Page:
Next, Press asked what each candidate would do for the economy.
Here too, the candidates had a lot to agree on-- that during the Clinton presidency 22-23 million jobs were created, the deficit was wiped out and a 5 trillion dollar surplus created. How Democrats are the people who are fiscally responsible, that republicans no longer balance budgets. Dean and Gephardt said to reverse the tax break. The others said let the midle class keep their part, allow the abolishment of the marriage tax to stand and reverse the breaks for the wealthy and on inheritance.
At one point in the proceedings, Press, taking a glance towards the audience, ad libbed, "Let's hear it for the liberal media. Where are they?"
I popped up my hand, then, looking around, realized I was alone. I pulled it down. It was a rhetorical question. A joke. And I took another look at the fellow journalists and wondered if I really was a fellow journalist. I applauded when a candidate said something I agreed with. Every one of the other members of the press didn't. The difference is, I identify myself as a partisan member of the media-- a progressive, tough liberal.
I've heard from mainstream and former mainstream journalists that it's unacceptable for journalists to express opinions on or off the job. It can get you fired. Of course this doesn't apply to what Greg Palast calls the "Foxified" media. There is news of Fox News filing in court against Al Franken, for his use of the words "Fair and Balanced," which they claim to have trademarked. That's like a feces fertilizer plant trademarking the term "tastes good,' or "Delicious aroma."
The point is that the right wing can censor, selectively report, blatantly editorialize all they want and they play the Bush lie game. The call a pile of crap a sweet smelling gift. This week Bush calls forest rape-- handing forests over to commercial interests-- fire protection. It's another sweet smelling pile of crap!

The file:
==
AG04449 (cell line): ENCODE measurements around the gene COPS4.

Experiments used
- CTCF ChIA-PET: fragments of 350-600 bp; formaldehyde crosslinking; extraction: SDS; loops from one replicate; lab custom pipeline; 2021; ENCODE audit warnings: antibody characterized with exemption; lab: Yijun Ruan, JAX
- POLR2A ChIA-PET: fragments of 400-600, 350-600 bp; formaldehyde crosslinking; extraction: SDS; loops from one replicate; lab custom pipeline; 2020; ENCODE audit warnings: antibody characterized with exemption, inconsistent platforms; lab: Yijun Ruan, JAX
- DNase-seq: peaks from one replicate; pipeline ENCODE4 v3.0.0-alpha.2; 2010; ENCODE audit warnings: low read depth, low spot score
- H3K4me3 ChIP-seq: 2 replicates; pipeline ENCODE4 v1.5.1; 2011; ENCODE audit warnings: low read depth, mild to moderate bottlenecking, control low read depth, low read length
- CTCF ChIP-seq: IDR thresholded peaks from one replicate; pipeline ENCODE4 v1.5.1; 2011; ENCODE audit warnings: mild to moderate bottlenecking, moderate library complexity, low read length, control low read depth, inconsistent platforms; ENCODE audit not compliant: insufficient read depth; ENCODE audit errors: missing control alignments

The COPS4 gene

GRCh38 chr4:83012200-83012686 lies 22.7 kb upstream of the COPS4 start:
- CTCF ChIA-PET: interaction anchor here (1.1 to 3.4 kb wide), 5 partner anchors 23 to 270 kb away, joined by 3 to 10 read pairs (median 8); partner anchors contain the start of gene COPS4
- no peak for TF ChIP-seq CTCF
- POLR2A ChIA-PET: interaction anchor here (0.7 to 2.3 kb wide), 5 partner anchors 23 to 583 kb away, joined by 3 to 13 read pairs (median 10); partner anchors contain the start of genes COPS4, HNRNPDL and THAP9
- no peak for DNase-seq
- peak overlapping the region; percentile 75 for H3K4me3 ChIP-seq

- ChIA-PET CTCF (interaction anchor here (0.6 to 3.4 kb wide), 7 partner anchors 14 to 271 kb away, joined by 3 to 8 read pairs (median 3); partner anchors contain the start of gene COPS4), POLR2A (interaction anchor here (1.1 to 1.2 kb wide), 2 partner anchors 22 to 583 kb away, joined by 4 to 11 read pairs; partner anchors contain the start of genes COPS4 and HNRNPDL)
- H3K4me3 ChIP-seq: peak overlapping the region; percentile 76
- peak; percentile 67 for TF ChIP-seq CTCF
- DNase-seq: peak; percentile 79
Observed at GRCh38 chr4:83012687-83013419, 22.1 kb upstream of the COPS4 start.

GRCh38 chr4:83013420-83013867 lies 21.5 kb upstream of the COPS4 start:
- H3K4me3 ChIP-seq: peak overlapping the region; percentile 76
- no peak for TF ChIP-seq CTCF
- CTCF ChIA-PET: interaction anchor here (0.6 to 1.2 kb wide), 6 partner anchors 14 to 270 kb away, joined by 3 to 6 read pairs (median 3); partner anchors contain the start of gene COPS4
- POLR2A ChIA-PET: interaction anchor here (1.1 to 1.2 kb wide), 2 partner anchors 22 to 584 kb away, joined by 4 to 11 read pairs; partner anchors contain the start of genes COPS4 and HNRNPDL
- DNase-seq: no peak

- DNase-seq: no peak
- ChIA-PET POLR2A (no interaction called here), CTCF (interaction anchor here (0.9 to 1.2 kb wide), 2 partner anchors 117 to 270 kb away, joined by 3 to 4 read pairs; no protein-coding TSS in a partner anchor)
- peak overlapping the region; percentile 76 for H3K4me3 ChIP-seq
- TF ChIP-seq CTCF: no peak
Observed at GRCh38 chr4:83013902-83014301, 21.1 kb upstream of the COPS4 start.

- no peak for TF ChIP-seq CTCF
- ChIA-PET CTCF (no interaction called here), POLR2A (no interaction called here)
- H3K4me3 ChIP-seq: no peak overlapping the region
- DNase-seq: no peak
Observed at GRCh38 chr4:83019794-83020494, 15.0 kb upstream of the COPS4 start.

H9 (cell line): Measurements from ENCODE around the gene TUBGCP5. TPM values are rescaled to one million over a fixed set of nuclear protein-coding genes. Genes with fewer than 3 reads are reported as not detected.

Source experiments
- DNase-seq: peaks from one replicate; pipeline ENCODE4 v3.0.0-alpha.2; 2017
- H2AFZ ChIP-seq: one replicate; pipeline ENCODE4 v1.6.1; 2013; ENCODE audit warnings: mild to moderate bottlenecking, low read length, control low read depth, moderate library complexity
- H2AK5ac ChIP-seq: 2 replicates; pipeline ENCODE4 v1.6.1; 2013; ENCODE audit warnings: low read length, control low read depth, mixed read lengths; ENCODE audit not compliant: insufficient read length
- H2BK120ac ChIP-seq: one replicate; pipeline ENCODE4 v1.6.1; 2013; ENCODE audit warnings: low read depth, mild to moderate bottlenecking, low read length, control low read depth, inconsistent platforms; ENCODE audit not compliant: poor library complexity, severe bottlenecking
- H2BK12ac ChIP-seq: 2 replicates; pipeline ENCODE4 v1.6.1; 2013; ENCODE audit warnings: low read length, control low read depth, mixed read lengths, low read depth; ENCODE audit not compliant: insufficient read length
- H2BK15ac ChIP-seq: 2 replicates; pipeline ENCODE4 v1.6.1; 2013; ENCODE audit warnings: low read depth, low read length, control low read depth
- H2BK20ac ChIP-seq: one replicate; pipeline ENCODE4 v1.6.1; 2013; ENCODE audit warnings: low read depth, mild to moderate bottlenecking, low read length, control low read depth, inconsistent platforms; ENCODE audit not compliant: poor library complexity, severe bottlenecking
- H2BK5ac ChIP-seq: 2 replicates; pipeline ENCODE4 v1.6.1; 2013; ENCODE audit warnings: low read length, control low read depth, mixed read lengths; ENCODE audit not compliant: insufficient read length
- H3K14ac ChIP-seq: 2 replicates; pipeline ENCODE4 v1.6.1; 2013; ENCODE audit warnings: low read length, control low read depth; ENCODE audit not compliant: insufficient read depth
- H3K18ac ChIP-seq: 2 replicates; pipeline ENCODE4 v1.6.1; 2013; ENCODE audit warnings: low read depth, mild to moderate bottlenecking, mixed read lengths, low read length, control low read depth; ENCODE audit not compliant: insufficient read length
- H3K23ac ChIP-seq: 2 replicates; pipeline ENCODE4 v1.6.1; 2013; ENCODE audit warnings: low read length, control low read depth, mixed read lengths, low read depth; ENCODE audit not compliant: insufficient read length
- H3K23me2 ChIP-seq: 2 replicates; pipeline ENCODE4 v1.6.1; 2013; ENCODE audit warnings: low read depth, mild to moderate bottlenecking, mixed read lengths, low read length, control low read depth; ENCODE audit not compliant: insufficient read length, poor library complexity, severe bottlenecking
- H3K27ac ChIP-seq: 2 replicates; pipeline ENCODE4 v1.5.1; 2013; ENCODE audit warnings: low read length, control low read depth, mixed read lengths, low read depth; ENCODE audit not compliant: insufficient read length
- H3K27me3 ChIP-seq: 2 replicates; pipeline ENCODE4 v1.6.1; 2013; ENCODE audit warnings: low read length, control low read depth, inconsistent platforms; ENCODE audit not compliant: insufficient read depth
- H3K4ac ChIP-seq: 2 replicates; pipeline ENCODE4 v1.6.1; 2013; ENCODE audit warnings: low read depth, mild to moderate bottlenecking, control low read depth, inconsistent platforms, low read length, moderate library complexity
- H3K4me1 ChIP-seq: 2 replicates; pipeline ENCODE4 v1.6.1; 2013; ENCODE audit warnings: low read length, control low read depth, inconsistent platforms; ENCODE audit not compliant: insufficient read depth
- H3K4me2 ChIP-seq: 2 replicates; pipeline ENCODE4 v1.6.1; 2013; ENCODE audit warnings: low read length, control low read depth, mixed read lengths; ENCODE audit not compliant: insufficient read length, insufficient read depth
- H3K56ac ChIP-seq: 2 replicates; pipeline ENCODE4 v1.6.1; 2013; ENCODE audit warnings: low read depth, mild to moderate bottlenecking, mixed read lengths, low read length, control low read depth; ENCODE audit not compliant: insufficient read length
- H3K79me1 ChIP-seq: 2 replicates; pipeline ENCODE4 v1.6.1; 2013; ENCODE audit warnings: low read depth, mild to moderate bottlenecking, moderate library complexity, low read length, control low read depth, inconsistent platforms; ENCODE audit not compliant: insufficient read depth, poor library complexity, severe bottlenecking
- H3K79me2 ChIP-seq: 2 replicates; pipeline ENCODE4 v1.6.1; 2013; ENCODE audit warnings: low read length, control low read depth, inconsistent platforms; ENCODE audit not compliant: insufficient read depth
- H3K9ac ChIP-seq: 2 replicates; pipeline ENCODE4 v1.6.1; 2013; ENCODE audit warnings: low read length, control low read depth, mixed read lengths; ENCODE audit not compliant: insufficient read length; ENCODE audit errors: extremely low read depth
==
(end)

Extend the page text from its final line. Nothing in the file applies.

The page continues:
So, after the forum ended, I went up to Bill Press and told him I was the lone media person to raise his hand. He smiled, then moved on to more face time with the VIPs (even Smokin' Joe, the Boxing World Champ was there with his entourage. )
Bill Moyers has said that the right has already started the class war. Al Sharpton offers some strong barrages on the economic front. Sharpton, replying to the economy question, said he would support a cap on corporate CEO salaries. He said, "We need to absolutely expose what deregulation has done to this country. If they can limit the worksite, we can limit their greed."
Kerry said we want to keep the end to the marriage penalty and keep the child credit but get rid of the high end of the Bush tax breaks and put back the inheritance tax.